Reviews and notes
1996 National Board of Review, Special Recognition - For excellence in filmmaking.
1997 Independent Spirit Award, Best Supporting Male - Benicio Del Toro
Julian Schnabel’s Basquiat
, based on a story by Lech Majewski, is a successful effort against great odds to turn potentially precious subject into an accessible movie.
- Andrew Sarris, The New York Times, 12 August 1996
is a sweet dream of a biography. The movie, about painter-artist Jean-Michel Basquiat may be small in scope, factually rearranged and even coy about his life. You could blink, for instance, and miss the fact that Basquiat (played with extraordinary grace by Jeffrey Wright) was a reclusive heroin addict while his paintings were the toast of Manhattan.
But the film, written and directed by fellow artist Julian Schnabel, is so tender in its affections, these omissions and poetic licenses seem like the embellishments of a good friend. Basquiat
has the shorthand rhapsody and dreamy reverie of a lover’s passionately scrawled postcard.
When we first meet Basquiat, a down-and-out Haitian-American in New York, he’s trying to be a musician. But his graffiti and brushwork are recognized by Rene Ricard (Michael Wincott), who introduces him to Andy Warhol (David Bowie). The penniless artist, who senses an easy road to success, starts painting full time.
Basquiat really does have talent, it turns out. His efforts are soon recognized in galleries, the media and at Manhattan parties. Unfortunately, his neophyte sensibility cannot keep up with his newfound fame. He’s frustrated by obnoxious journalists (such as a nameless interviewer played by Christopher Walken), who want to label him a black artist. He’s unable to deal with the world of hangers-on, gallery owners, jealous artists and other SoHo parasites. And he’s entranced by the mystique of such tragic, addicted artists as Jimi Hendrix and Charlie Parker.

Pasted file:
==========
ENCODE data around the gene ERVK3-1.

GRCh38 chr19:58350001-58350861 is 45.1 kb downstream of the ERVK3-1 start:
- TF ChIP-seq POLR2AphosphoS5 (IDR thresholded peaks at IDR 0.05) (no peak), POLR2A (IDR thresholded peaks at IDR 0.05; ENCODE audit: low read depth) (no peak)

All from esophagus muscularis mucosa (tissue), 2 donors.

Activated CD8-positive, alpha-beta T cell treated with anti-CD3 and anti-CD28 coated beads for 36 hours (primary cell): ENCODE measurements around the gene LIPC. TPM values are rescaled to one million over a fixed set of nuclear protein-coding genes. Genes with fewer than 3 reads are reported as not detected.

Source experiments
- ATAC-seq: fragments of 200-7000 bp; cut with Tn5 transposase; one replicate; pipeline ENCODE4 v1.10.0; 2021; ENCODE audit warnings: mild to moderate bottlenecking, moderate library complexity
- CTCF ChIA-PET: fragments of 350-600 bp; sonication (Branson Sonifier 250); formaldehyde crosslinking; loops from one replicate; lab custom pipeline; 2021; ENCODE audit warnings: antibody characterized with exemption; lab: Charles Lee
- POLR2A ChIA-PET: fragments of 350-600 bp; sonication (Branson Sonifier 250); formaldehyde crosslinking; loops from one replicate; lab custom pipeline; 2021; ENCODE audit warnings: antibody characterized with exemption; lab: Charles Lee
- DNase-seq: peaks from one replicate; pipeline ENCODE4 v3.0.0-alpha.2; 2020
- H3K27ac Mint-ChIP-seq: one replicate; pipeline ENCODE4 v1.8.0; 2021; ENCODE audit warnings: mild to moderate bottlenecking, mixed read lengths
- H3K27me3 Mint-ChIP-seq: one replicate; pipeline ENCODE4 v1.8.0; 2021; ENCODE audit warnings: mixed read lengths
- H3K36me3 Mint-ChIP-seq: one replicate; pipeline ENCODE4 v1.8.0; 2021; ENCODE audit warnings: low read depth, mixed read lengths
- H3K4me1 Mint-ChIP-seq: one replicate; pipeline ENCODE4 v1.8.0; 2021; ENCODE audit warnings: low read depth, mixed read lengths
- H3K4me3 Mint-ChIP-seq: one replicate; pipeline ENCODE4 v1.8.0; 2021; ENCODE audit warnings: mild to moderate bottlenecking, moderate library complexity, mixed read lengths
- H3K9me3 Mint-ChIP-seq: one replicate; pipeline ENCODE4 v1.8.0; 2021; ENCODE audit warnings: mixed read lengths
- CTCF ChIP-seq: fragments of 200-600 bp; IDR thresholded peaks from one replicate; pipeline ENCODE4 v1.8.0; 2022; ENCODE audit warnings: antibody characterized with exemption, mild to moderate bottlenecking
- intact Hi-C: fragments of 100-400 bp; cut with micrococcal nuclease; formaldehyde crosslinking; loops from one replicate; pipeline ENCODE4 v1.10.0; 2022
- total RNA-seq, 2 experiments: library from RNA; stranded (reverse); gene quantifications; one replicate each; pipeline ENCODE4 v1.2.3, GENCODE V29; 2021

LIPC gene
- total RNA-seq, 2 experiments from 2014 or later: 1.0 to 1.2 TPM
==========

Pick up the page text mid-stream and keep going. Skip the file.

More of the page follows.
He loses track of himself, plunges even deeper into heroin (we sort of catch up on the fact that he has been doing it for some time) and squanders a personal relationship with waitress/artist Gina Cardinale (Claire Forlani). When Warhol dies, Basquiat’s subsequent downfall seems inevitable.
The movie, which doesn’t end so much as stop abruptly, knows enough to follow Wright around. As Basquiat, he’s a pure pleasure to watch, a dreadlocked manchild who veers between social shyness and impulsive artistic confidence. When he first sees Gina, who’s waiting on his table, Basquiat pours syrup on the wooden surface before him and etches her face in the goop. He presents his work to her proudly and wins her heart. Whatever one thinks of the sticky work, you know Basquiat has the soul of an artist. Wright’s presence is complemented by scores of alert, little performances. Forlani makes a sweet, devoted lover. Benicio del Toro is marvelous as Basquiat’s tell-it-straight roommate, Benny Dalmau. And David Bowie appropriates every scene he’s in. With a bleached fright wig, accidentally British inflections, and a pinched, peeved expression of bewilderment, he’s a pop-art scream.
It seems appropriate that Schnabel is behind the project. Both painters made their names in the art-is-what-you-get-away-with climate of 1980s Manhattan. Basquiat never rose to the occasion of his celebrity, but he was clearly the more talented of the two. Schnabel, who was more successful, was a brazen self-promoter, whose baffling titles, such as The Tunnel (Death of an Ant Near a Powerplant in the Country)
, and his superficial cultural appropriations (he painted on everything from smashed crockery to an old tarpaulin), excluded everyone but himself.
His self infatuation is evident throughout the film. He fills every available background, it seems, with his own paintings. And he has Gary Oldman playing a sympathetic, fictional version of himself — an artist called Milo. It may be grossly overstated to say that, in postmodern terms, Basquiat
is about Salieri telling the Mozart story. After all, Basquiat was no Mozart. But it’s clear that the roles of biographer and biographee have been correctly assigned. And to his credit, Schnabel has risen to the task, causing us to fall in love with his subject. In this era, it’s almost impossible to say what constitutes great art. But Schnabel makes us believe Basquiat was great enough to celebrate.
- Desson Howe, Washington Post, 16 August 1996
Weblink: A Film Review by The Lumiere Reader of our screening.
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